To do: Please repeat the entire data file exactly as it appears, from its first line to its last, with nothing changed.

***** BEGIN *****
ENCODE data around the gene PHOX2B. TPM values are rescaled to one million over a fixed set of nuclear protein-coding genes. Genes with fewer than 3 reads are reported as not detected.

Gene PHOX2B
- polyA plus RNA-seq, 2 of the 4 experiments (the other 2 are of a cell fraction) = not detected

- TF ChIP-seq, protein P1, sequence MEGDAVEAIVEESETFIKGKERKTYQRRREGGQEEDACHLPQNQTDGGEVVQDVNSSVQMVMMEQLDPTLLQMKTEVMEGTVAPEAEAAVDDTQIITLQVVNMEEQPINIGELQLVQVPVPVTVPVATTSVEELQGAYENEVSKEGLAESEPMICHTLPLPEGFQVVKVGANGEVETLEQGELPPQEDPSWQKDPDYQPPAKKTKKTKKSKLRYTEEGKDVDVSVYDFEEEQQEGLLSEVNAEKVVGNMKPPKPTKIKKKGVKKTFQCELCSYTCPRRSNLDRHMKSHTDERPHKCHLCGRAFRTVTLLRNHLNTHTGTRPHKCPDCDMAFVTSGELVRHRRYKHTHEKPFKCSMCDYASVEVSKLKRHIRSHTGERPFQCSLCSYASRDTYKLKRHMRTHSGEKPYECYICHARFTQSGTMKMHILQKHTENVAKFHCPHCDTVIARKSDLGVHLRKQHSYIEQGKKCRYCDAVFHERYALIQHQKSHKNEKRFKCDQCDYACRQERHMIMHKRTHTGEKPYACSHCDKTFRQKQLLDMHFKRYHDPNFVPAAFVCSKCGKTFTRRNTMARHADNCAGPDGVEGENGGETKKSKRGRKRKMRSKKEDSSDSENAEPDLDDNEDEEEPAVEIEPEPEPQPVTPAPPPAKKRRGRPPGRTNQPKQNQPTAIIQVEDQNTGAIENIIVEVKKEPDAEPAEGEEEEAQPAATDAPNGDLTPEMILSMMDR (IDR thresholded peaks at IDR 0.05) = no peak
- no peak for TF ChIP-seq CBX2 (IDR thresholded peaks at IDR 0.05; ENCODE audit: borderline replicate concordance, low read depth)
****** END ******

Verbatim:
ENCODE data around the gene PHOX2B. TPM values are rescaled to one million over a fixed set of nuclear protein-coding genes. Genes with fewer than 3 reads are reported as not detected.

Gene PHOX2B
- polyA plus RNA-seq, 2 of the 4 experiments (the other 2 are of a cell fraction) = not detected

- TF ChIP-seq, protein P1, sequence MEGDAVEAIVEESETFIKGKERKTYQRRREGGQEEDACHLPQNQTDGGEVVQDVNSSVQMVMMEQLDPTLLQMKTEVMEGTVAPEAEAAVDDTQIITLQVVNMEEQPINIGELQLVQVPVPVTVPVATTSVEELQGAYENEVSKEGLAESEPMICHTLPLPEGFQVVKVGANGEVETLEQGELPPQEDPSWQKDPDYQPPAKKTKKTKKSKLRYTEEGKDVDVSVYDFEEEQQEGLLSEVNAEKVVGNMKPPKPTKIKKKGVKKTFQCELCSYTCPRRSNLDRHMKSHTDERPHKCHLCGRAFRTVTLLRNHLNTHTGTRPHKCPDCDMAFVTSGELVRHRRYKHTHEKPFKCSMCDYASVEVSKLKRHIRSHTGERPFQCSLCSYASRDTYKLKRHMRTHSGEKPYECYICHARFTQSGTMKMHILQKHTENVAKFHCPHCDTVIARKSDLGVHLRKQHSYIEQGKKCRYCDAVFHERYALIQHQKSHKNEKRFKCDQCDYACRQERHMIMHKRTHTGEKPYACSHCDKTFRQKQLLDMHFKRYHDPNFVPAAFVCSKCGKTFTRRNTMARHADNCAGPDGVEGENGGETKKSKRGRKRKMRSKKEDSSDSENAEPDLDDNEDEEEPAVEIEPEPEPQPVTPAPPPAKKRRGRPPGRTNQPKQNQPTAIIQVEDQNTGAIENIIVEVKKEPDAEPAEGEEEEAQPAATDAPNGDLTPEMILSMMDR (IDR thresholded peaks at IDR 0.05) = no peak
- no peak for TF ChIP-seq CBX2 (IDR thresholded peaks at IDR 0.05; ENCODE audit: borderline replicate concordance, low read depth)